Sometimes providers "contract" with patients to ensure their safety by asking patients to promise that they won't self-harm and will follow up as planned at the next scheduled visit. There is no empirical evidence to support this practice of "contracting for safety." Moreover, it does not afford medicolegal protection in the case of an adverse outcome.(16) The current recommendation is to use a simple process referred to as safety planning (Table 3). Safety planning empowers patients to recognize their own triggers and warning signs. It involves developing a step-wise plan to remain safe and can be kept in writing or via mobile application.(17) Safety planning can be facilitated by trained clinic staff in 10–20 minutes. It has been adopted in a wide variety of settings such as the Veterans Affairs, military bases, college campuses, and high schools.
Another best practice is counseling patients specifically on lethal means, methods for suicide with high fatality rates such as firearms, toxic chemicals, and medications.(18,19) Providers should ask patients and involved family members if there are guns, weapons, dangerous medications, or other potential sources of lethal harm in the home environment. If the answer is yes, the provider should strongly advise the patient and family when possible that they be stored securely to further mitigate the risk of harm.
The electronic health record can play a key role in flagging patients who are at high suicide risk and facilitates tracking of missed appointments, unfilled medications, and dispensing of potentially lethal or harmful medications. A framework called Zero Suicide is one example of a comprehensive systems approach to mitigating suicide risk and involves implementing policies, training, and better care for patients at risk for suicide.(20) It was launched in 2012 by the Suicide Prevention Resource Center following the US Surgeon General's 2012 National Strategy for Suicide Prevention. It focuses on training, practice, and policy in order to better identify patients at risk for suicide, provide suicide-specific care, ensure closer follow-up, and track patient outcomes. It leverages the electronic health record by including suicide risk as part of the patient dashboard so that patients with particular levels of risk don't get lost to follow-up. This allows concerning events, such as missed appointments or refills, to be noted and communicated to the primary provider.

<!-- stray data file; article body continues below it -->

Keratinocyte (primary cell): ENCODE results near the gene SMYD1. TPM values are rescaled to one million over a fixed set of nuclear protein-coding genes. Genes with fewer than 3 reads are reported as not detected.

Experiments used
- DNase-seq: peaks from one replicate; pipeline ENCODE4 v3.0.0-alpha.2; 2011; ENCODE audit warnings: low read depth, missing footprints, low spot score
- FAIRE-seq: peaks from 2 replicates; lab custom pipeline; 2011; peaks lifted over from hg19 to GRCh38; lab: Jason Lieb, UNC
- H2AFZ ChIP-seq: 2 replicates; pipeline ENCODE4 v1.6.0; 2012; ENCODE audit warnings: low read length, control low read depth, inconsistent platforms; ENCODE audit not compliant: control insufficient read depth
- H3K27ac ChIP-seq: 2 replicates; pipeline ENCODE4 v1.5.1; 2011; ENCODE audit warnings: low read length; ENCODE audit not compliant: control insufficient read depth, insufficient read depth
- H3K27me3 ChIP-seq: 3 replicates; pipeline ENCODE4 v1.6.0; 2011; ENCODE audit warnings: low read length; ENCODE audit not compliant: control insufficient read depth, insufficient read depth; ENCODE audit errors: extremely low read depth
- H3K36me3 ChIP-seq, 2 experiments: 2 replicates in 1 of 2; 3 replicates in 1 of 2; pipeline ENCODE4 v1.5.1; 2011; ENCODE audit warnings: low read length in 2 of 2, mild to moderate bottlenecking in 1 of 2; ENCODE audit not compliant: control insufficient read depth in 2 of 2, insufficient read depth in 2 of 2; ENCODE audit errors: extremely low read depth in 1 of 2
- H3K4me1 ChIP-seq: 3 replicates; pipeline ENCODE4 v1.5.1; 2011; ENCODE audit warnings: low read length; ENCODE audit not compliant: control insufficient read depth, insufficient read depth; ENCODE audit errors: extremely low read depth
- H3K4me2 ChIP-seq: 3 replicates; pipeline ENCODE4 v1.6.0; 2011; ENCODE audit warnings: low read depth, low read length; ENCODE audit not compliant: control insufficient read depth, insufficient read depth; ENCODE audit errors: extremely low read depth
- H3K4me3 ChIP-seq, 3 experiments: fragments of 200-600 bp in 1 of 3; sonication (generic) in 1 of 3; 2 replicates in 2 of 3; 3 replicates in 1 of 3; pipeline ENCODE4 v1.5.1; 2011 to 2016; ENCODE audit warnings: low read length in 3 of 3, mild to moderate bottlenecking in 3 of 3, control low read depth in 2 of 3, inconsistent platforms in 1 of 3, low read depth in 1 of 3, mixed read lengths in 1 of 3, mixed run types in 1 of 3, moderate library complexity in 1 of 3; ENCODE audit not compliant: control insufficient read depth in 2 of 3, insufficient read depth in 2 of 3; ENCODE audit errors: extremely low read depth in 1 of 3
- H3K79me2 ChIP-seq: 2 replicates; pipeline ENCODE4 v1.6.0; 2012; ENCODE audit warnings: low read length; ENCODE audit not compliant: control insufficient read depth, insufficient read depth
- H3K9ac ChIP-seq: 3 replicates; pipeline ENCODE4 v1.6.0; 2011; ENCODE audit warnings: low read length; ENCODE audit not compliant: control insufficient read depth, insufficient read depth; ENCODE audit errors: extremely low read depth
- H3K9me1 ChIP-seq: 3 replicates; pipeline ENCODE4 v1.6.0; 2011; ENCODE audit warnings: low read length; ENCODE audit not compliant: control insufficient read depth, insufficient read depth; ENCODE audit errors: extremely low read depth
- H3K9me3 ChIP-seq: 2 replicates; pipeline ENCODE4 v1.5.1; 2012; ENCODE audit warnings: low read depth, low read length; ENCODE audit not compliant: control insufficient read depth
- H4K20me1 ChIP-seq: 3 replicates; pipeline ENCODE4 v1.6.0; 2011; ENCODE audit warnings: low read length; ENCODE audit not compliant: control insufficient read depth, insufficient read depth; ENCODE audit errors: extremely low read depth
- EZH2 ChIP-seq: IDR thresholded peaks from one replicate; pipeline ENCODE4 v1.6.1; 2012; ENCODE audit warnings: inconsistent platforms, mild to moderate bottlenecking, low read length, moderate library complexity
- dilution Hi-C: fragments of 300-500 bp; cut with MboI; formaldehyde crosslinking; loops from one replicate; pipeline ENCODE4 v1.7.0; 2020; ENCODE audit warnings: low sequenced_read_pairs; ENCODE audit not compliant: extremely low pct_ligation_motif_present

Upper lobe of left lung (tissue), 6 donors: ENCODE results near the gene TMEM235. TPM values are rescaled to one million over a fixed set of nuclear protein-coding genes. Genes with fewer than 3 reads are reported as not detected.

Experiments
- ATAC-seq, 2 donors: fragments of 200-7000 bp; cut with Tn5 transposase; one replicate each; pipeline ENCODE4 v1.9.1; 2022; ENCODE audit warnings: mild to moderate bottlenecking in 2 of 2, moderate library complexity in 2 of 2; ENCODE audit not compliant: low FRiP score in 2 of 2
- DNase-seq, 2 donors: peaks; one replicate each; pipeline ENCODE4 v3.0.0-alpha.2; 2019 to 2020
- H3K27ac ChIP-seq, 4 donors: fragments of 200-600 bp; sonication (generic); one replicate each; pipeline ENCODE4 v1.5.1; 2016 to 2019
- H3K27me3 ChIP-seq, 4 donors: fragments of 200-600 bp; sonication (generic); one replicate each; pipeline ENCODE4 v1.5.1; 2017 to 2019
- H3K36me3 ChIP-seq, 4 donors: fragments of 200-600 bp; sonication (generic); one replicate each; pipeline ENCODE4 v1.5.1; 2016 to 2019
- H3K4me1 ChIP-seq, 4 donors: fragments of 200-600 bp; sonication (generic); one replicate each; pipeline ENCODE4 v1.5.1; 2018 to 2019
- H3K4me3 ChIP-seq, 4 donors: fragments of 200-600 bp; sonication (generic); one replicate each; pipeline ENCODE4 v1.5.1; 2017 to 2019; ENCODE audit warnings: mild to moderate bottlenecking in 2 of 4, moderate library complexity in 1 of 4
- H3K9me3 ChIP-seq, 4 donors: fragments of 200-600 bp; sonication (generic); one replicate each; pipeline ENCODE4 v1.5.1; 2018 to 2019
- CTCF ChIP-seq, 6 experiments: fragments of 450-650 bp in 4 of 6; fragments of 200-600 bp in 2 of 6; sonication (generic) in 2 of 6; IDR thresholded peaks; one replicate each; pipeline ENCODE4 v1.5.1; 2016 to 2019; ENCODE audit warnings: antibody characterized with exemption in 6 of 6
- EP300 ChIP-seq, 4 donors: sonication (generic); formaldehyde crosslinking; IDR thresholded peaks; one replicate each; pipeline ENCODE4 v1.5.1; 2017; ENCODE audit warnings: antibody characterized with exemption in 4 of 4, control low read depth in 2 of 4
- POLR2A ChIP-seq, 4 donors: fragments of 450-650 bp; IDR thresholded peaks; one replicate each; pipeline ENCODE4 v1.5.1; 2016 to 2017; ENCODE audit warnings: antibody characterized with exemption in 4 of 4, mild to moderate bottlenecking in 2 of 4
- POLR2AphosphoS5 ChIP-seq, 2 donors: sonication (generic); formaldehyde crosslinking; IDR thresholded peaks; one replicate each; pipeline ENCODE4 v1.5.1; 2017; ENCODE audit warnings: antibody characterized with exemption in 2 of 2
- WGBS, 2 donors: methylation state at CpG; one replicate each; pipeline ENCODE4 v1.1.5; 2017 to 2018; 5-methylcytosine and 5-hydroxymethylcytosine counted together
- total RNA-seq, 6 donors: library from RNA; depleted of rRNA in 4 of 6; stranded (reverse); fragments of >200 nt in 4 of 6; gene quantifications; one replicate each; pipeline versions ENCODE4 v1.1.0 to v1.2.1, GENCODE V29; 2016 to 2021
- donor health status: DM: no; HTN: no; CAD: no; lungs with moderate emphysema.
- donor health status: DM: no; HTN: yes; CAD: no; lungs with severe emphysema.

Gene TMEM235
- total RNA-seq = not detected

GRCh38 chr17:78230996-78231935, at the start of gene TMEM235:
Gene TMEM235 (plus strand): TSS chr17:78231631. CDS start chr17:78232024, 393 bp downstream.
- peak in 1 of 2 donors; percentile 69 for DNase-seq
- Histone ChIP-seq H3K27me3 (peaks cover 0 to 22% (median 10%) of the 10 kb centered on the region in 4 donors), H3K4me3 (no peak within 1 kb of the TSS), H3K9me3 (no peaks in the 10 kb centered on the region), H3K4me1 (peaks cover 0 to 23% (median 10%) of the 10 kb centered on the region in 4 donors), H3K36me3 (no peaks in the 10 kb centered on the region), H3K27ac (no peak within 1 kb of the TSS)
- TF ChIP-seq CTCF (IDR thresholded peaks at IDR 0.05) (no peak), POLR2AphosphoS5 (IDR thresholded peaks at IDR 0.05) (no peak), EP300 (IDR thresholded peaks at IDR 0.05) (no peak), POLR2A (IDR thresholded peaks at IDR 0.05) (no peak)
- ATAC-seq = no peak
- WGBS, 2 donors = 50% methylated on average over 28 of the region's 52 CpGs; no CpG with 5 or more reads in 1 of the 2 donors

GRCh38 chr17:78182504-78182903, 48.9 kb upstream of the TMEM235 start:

Many of the strategies described above are consistent with recommendations from The Joint Commission, the American Academy of Family Physicians, and the American Academy of Pediatrics.(5,21,22) Mitigating suicide risk in ambulatory care is challenging. However, keeping patients safe is possible if ambulatory practices put systems in place to identify high-risk patients and triage them safely to the appropriate site of care.
- Triaging suicide risk is a common problem in primary care settings.
- All clinic staff should be trained to identify suicide risk factors and to appropriately triage high-risk patients.
- Determination of suicide risk involves assessing suicidal ideation, intent, planning, and access to lethal means, such as weapons and medications.
- Acutely high-risk patients warrant emergent psychiatric evaluation and possible hospitalization.
- The electronic health record can be leveraged to identify and monitor patients at risk for suicide.
Christine Moutier, MD
Chief Medical Officer
American Foundation for Suicide Prevention
New York, NY
Faculty Disclosure: Dr. Moutier has declared that neither she, nor any immediate members of her family, have a financial arrangement or other relationship with the manufacturers of any commercial products discussed in this continuing medical education activity. In addition, the commentary does not include information regarding investigational or off-label use of pharmaceutical products or medical devices.
1. The Surgeon General's Call to Action to Prevent Suicide. U.S. Public Health Service. Washington, DC: Department of Health and Human Services; 1999. [Available at]
2. Reducing Suicide: A National Imperative. Committee on Pathophysiology and Prevention of Adolescent and Adult Suicide. Washington, DC: Institute of Medicine, The National Academies Press; 2002. ISBN: 0309083214.
3. Luoma JB, Martin CE, Pearson JL. Contact with mental health and primary care providers before suicide: a review of the evidence. Am J Psychiatry. 2002;159:909-916. [go to PubMed]